Red Cross helps renew family bonds for Democratic Republic of the Congo refugees

Topics: Africa, Finding Family
August 30, 2012

Red Cross helps renew family bonds for DRC refugees

The fighting that surrounds the areas of Rutshuru and Goma in the Democratic Republic of the Congo (DRC) has done more than just leave many dead and wounded - it has also forced families to flee from their homes in fear of suffering a similar fate.

While several countries - including Canada - have opened their borders for these refugees to find solace and start over, the separations that occurred as a result of armed conflict have left families fractured and irrevocably altered.

During this emotionally traumatic period, organizations like the Canadian Red Cross have stepped forth to lend a helping hand. The Restoring Family Links Program has allowed refugees from the DRC to reconnect with immediate family members. The program offers a range of different services, including the transmission of family messages and tracing lost loved ones.

In the aftermath of recent conflict, the DRC now constitutes 11 per cent of the Restoring Family Links Program's caseload in Canada, and numbers could continue to rise as conditions in the DRC grow more turbulent.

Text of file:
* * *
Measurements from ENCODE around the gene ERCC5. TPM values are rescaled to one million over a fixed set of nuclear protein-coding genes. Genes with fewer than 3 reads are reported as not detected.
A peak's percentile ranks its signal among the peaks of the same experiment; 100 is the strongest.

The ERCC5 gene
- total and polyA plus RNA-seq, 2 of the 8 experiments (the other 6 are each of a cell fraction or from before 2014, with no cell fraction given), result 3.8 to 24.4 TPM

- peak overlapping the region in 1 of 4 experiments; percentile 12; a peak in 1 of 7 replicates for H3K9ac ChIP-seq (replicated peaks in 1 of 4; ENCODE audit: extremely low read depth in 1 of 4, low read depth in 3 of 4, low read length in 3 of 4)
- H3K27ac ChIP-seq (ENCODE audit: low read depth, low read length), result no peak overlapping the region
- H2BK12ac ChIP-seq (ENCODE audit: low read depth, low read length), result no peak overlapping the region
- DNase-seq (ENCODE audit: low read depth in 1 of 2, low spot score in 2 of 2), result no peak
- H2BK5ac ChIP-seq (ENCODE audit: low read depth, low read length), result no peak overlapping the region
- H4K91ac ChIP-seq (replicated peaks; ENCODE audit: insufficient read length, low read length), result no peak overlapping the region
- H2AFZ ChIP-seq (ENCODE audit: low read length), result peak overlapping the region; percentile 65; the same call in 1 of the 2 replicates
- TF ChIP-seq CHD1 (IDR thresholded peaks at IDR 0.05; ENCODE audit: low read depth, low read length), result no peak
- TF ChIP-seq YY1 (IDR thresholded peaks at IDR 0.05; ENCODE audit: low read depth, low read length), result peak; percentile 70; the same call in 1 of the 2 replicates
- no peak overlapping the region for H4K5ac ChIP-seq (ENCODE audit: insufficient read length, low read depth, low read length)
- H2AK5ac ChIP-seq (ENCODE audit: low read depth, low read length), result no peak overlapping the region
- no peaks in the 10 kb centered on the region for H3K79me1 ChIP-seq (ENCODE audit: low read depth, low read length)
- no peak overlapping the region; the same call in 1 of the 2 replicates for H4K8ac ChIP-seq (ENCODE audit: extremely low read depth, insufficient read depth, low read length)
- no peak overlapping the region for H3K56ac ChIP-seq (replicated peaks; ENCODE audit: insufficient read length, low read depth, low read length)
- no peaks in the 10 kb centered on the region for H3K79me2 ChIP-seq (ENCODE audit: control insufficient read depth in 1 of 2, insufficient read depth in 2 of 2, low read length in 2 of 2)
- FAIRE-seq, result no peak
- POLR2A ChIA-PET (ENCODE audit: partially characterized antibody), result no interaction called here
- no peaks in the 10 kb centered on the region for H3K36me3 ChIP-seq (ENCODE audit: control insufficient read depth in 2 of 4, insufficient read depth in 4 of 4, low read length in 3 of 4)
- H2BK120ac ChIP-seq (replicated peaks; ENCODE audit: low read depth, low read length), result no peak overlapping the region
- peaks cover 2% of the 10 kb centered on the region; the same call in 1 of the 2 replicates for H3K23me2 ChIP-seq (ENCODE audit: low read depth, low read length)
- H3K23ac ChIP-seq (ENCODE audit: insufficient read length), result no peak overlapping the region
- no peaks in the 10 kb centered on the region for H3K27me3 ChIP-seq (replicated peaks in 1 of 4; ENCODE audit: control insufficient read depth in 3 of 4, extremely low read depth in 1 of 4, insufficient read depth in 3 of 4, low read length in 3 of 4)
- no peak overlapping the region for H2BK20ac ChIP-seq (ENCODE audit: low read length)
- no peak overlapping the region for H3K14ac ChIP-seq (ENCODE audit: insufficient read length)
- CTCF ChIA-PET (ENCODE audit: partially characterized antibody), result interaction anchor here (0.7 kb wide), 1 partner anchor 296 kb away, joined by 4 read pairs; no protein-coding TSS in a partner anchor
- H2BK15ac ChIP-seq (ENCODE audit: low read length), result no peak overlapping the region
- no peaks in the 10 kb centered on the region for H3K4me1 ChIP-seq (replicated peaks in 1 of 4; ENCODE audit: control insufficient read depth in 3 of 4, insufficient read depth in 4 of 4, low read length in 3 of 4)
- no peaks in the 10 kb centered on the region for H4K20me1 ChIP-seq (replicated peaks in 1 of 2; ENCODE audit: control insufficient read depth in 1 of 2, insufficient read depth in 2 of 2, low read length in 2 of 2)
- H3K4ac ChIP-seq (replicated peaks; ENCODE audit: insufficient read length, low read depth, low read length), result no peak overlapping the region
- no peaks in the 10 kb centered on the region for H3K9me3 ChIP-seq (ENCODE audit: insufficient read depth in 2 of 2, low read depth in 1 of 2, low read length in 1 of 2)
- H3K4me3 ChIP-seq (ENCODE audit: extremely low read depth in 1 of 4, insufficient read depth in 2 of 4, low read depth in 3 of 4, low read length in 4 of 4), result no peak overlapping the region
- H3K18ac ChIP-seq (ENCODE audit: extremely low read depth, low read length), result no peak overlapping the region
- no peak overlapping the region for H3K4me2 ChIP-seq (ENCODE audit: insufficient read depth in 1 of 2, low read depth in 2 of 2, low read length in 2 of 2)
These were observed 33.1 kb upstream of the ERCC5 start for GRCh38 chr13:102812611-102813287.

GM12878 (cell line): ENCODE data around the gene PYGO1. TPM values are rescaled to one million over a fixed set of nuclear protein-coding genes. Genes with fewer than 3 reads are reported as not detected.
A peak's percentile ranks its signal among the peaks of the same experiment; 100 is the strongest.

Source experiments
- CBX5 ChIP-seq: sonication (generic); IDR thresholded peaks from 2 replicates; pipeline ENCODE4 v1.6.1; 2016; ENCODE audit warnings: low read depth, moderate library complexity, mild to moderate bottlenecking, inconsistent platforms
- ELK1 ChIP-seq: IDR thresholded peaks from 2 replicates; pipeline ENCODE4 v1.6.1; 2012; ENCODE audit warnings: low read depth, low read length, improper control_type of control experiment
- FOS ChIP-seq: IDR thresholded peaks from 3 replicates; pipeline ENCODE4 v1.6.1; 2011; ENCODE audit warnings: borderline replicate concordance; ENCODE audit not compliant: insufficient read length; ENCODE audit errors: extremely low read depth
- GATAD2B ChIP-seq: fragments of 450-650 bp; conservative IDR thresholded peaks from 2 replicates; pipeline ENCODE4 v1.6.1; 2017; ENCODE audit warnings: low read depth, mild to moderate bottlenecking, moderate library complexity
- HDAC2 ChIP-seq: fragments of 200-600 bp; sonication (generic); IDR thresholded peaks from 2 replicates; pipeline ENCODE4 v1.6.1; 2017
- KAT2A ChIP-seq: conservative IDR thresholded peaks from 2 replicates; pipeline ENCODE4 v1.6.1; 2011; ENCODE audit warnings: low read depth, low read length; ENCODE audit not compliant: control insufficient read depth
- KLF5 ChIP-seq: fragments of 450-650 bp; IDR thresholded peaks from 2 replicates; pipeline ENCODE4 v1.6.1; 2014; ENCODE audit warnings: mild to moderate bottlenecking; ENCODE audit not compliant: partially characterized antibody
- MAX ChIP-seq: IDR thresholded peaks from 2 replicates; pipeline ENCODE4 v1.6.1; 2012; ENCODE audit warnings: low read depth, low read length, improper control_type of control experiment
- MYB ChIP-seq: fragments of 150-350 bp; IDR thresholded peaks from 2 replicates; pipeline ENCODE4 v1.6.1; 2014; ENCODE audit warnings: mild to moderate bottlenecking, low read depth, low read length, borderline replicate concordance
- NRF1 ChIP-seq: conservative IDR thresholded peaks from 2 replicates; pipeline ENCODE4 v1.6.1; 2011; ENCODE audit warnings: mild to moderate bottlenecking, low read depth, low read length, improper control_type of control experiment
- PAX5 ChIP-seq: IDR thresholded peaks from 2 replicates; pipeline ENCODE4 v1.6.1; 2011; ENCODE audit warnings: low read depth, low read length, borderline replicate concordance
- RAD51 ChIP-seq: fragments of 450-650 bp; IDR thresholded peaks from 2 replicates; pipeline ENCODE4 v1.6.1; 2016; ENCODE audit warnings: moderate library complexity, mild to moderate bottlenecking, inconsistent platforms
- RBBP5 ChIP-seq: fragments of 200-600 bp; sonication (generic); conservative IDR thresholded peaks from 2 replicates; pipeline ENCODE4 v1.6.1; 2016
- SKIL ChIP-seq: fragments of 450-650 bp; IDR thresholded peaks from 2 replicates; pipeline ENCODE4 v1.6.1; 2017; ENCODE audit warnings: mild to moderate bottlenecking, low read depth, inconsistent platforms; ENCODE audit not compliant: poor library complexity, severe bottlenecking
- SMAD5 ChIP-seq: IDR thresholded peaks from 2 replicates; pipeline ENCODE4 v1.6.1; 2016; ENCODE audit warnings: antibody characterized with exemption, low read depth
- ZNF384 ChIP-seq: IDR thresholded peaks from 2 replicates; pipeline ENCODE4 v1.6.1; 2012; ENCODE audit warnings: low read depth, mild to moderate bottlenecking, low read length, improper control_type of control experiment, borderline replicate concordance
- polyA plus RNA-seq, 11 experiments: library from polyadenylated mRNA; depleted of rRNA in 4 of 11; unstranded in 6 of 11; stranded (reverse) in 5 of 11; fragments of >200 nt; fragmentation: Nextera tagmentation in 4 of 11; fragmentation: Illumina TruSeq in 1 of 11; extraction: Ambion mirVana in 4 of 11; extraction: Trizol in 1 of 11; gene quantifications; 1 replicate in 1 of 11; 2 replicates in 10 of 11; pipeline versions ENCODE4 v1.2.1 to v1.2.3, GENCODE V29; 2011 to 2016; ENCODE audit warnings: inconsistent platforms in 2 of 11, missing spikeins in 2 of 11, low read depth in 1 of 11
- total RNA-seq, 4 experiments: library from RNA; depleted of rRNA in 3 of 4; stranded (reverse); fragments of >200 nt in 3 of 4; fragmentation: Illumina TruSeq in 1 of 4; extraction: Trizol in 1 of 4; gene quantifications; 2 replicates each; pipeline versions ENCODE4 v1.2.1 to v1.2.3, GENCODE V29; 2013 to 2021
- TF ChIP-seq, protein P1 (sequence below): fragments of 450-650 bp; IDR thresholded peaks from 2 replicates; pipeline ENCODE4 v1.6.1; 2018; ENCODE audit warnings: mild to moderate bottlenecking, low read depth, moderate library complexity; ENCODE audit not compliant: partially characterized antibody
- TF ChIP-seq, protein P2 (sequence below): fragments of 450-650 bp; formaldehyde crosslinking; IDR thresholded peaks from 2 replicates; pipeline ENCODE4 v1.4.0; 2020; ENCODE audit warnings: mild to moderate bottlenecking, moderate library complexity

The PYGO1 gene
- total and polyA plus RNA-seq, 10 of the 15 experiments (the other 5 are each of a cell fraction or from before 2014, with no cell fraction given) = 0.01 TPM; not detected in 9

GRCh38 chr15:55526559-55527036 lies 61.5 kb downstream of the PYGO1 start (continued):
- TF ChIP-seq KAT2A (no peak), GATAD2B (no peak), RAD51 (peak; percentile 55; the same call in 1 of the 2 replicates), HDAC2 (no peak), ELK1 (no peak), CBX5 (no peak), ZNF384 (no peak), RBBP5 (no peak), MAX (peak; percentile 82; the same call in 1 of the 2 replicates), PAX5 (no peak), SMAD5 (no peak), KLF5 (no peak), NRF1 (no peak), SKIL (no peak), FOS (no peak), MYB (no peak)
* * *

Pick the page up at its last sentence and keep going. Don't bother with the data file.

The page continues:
Between April and July 2012, the International Committee of the Red Cross (ICRC) has also lent a vital degree of support for those in the DRC. Approximately 523 people afflicted with wounds were sent to treatment facilities in Goma, Beni, Butembo, Bukavu, Uvira and Fizi after being cared for by the ICRC, while 127 wounded individuals were transported directly to the hospital by the organization.

Areas of detention that have emerged within the country have been subject to ICRC visits. They have visited an estimated 10,690 people across 50 places of detention.

In addition to visiting detention facilities and giving medical support to those in the country, the ICRC supplied approximately 2,358 households across the provinces of North Kivu, South Kivu and Orientale with tools to till the fields around their dwellings and stimulate food production. From training to ploughing devices, seeds and mosaic-resistant cassava cuttings, the ICRC is doing more than just provide relief to a war-torn land - it's providing citizens with the resources they need to make a fresh start.

For families forced to rebuild intimate relationships spanning several continents, the joint efforts of the ICRC and Canadian Red Cross are helping to renew hope and provide an optimistic picture of the future. 

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